“Each of us belongs to a particular landscape, one that informs who we are, a place that carries our history, our dreams, holds us to a moral line of behavior that transcends thought.” -Terry Tempest Williams
The desert is not my home. Here, the world feels large, the night sky so expansive it might gobble me up. I know this because as soon as I see the pines and aspens which color Colorado, my chest expands, my lungs open up. I can breathe deeply again.
In June 2013, I had the incredible opportunity to co-facilitate an “Insight Trip” for Philanthropiece’s Youth Global Leadership program. This trip took us through Colorado, New Mexico, Arizona and Utah, exploring social and environmental issues related to land use, Native American rights, and local and regional leadership. We were educated and inspired by many local leaders, who taught us about digging into a place and defending it when necessary.
For many of the inspiring people whom we collaborated with on our Insight Trip, the desert is home, it has been their home, and will be for generations to come. One of these people is Miguel. Miguel is an agricultural genius, activist, and educator in Taos, New Mexico. He shared with us the importance of viewing life and land through an ecosystems lens; that is to say, recognizing that everything is connected and has an effect on everything else, and that balance within all systems fosters growth and resilience. We can consider the industrial agriculture system that exists in the Unites States as example that illustrates an imbalanced ecosystem. One way that this system is dysfunctional is that it discourages seed and crop diversity, inhibiting a plant’s ability to resist any disturbance. Through his own actions, Miguel encouraged us to recognize that seeds have memories, and that we need to listen to and take care of the land that feeds us.
After meeting Miguel, we had the opportunity to live alongside a Navajo family in Arizona, who is being pushed off of their land as a result of the Navajo-Hopi Land Dispute. They are resisting this relocation, largely because their home is a landscape that holds their ancestral history, traditions, and their connection to the natural world. They showed us what it means to love a place, and to live out the ideology that as humans we belong to the land, and that we do not own it. In Arizona, we also learned about the traumatic implications of relocating a group of people who are deeply connected to their land, and of uprooting people from a place infused in their identities.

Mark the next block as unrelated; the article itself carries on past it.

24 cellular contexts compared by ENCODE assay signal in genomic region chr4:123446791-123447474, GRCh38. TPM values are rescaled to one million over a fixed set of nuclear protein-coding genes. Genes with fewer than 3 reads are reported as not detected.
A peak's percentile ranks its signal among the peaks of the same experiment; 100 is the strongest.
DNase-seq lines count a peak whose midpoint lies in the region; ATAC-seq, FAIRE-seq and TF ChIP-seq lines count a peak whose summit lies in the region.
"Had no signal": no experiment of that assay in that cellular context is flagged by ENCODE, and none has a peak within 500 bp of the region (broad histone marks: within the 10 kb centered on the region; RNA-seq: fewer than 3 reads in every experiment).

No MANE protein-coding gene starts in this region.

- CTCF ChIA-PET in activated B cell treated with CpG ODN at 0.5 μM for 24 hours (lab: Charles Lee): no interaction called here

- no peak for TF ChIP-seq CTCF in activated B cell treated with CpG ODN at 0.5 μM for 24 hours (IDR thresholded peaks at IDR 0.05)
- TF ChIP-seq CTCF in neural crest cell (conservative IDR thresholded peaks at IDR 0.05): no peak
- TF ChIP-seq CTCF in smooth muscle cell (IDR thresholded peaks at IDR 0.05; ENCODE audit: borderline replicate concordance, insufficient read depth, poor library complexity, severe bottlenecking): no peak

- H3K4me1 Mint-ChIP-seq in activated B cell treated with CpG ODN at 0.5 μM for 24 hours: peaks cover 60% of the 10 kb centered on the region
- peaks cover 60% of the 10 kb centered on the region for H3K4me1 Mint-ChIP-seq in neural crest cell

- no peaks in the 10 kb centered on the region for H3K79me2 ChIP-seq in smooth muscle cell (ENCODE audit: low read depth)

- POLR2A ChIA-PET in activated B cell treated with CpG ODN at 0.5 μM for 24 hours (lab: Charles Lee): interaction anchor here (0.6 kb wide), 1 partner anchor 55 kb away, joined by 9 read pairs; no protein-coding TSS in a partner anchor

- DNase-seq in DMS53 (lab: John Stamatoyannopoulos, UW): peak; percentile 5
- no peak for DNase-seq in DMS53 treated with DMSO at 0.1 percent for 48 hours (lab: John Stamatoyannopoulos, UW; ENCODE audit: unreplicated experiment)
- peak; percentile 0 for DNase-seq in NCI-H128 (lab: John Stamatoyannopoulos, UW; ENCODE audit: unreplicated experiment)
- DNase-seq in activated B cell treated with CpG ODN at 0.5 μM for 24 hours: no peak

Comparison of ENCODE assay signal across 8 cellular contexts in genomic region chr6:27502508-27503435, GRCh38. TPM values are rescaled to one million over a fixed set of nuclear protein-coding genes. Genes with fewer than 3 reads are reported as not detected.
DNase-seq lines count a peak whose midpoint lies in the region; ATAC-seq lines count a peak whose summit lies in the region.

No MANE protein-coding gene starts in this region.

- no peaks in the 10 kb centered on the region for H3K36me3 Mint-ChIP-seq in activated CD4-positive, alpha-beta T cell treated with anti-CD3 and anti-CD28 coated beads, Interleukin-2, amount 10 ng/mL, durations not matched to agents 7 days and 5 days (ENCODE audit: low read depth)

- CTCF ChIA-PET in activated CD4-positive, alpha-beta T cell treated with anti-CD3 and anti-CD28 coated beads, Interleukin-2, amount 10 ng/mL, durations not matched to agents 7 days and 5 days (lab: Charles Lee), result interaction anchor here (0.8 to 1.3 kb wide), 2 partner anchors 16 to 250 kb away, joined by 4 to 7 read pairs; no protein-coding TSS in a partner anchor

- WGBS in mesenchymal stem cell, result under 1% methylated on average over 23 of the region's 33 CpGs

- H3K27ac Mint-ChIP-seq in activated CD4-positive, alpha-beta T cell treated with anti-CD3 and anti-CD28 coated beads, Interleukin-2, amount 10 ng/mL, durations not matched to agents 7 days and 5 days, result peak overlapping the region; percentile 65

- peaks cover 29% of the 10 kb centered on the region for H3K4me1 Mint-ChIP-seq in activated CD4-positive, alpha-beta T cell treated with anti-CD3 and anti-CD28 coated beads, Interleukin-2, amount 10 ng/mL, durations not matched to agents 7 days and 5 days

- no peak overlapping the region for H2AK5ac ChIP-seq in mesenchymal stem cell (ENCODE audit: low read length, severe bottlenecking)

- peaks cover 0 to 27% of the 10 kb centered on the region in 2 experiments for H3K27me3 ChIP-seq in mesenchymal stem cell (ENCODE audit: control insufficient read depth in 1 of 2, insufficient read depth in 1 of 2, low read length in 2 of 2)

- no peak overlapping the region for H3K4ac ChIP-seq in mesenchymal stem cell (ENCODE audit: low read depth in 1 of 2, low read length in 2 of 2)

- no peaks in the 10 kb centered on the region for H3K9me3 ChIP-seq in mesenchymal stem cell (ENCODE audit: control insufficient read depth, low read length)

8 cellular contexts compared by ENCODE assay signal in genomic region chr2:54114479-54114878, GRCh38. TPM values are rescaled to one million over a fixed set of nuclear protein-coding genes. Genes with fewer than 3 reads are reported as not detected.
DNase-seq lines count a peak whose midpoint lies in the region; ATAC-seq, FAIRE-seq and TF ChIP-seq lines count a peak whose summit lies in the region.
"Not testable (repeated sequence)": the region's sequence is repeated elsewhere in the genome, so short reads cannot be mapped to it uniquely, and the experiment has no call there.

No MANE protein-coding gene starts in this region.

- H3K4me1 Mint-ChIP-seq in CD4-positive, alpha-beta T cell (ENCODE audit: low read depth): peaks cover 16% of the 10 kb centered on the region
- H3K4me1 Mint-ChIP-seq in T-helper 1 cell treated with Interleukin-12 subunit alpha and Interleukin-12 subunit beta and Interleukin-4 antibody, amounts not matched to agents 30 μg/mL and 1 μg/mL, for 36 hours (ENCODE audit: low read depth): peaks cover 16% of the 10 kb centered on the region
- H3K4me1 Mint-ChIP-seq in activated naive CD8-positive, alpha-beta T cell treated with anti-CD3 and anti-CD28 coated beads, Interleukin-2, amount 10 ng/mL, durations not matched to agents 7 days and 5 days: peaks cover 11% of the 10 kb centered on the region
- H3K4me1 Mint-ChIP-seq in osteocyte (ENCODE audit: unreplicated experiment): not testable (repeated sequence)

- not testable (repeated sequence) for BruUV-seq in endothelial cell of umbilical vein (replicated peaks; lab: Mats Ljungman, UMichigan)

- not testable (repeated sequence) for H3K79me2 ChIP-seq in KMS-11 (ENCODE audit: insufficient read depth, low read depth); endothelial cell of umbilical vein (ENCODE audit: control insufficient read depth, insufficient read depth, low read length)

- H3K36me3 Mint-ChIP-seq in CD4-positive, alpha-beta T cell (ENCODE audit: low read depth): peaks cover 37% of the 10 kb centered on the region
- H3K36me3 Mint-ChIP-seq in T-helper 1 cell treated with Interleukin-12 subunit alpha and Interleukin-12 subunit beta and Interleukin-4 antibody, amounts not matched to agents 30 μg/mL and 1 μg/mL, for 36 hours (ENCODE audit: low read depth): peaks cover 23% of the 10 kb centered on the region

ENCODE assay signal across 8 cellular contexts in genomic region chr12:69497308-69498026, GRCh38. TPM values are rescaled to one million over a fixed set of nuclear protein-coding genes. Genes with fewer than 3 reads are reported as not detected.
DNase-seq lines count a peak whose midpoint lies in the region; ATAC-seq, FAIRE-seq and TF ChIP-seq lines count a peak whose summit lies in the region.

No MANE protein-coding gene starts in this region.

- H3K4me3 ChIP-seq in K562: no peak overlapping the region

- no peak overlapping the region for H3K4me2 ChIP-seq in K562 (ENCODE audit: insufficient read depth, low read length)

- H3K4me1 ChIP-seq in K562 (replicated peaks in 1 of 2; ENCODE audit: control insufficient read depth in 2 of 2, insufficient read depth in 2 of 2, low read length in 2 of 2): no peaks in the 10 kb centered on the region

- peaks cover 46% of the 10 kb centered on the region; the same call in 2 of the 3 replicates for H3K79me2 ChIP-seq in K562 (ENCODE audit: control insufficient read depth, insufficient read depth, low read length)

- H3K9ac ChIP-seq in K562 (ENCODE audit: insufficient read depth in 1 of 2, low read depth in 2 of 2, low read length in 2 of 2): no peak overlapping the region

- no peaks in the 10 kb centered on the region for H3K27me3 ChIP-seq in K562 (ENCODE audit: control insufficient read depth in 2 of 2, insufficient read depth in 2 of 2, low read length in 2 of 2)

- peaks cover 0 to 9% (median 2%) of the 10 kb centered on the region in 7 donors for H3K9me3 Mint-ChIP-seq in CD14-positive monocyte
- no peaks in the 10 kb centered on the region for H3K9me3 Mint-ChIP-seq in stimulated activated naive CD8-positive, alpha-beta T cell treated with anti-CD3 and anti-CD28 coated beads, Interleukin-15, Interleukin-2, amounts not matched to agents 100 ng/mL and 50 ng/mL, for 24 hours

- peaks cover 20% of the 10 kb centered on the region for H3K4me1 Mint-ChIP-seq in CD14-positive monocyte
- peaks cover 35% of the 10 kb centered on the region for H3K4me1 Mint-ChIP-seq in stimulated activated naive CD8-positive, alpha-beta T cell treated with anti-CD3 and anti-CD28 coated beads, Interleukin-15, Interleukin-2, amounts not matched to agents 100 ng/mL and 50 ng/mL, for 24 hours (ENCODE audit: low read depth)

The Youth Global Leadership Insight Trip provided all participants, both the teen leaders and adult facilitators, with an incredible educational opportunity. We visited communities, organizations, and individuals who are fighting to protect particular places that hold their history, to protect lands that carry complication, consequence, and complexity. However, by journeying through beautiful Southwestern spaces, I felt challenged to simultaneously journey inside of myself, and to re-examine my connection to the western lands that I call home. I am challenged to think more critically about my actions, and to consider difficult questions. At what cost do we water our gardens and run our faucets? How much longer can the Colorado River shoulder the weight of our needs? These are the questions that ignite a fire in my belly, but threaten to overwhelm me with the complexity of the responses they warrant.
Yet, as citizens of this earth, these are the types of questions that we must face. Everyone has a place (or places) that informs who they are. So here are my questions for you: What is a place you have fallen in love with? If this place were to fall under threat of being destroyed (or perhaps it already has), would you fight to defend it? To what end? When we’re really honest with ourselves, I think we’ll find that these are some of the most important questions we can be asking ourselves today.
Alicia Conte is a dedicated Philanthropiece team member who works as our Youth Global Leadership Program Coordinator. She also serves on the Fundraising and Advisory Board for the INVST Program at the University of Colorado.